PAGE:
Surprisingly, wastewater, even when treated, can represent sources of concentrated pollution, including from household pharmaceuticals. To investigate the impact of wastewater effluents on the water quality of receiving waterbodies, scientists need to know where and how much wastewater is being released from treatment plants. McGill University scientists have compiled a new global database showing the locations and characteristics of 58,502 wastewater treatment plants around the world.
Using this new information, Heloisa Ehalt Macedo, a PhD student in the Department of Geography at McGill, and the research team identified 1.2 million km of rivers that receive treated wastewater discharge from these plants. This may pose a contamination risk if the wastewater is not treated adequately as some of the rivers that were investigated exceed a common threshold for environmental concern linked to wastewater dilution. This research is a first step towards identifying hotspots that are at greatest risk for water pollution from emerging contaminants such as household pharmaceuticals. It is also a step along the way to pinpointing individual treatment plants where improvements in treatment capability is critical to mitigate environmental risks.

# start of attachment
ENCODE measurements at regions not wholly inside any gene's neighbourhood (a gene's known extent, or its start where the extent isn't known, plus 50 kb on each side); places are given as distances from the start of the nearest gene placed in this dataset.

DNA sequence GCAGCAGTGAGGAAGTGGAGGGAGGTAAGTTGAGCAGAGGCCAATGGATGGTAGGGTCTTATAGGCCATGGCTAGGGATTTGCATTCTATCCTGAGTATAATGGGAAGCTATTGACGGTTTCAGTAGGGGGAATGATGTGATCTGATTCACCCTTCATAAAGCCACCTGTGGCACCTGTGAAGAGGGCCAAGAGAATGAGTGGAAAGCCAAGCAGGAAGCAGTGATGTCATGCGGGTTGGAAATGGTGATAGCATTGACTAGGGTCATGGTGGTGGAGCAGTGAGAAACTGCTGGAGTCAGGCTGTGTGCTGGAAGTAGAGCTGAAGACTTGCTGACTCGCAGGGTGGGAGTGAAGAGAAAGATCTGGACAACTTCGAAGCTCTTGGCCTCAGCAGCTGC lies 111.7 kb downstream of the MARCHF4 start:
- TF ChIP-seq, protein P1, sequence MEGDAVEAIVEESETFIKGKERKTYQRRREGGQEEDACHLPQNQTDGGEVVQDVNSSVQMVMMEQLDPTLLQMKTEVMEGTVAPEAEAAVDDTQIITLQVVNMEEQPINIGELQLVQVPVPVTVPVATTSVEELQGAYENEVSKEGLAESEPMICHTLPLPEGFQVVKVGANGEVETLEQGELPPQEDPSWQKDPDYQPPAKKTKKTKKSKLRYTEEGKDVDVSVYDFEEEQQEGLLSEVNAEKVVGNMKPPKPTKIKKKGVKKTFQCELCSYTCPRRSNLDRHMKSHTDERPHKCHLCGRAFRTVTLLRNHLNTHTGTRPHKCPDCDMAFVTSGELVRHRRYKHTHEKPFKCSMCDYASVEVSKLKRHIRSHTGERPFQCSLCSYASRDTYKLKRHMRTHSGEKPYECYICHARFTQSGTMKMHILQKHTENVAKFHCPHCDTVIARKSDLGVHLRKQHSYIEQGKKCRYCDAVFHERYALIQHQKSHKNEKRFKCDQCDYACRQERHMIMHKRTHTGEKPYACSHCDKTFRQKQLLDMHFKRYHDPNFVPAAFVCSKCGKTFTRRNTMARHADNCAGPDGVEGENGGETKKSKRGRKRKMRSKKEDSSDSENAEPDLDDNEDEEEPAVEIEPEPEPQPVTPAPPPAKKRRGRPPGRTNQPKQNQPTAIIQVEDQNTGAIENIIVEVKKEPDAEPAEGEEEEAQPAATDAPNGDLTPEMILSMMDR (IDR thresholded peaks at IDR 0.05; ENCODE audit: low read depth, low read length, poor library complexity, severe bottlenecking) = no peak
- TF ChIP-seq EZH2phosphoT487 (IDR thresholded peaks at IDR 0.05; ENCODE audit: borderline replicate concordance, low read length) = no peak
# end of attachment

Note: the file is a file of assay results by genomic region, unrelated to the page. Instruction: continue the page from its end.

“Distribution and characteristics of wastewater treatment plants within the global river network” by Ehalt Macedo et al was published in Earth System Science Data
Earth System Science Data
Distribution and characteristics of wastewater treatment plants within the global river network
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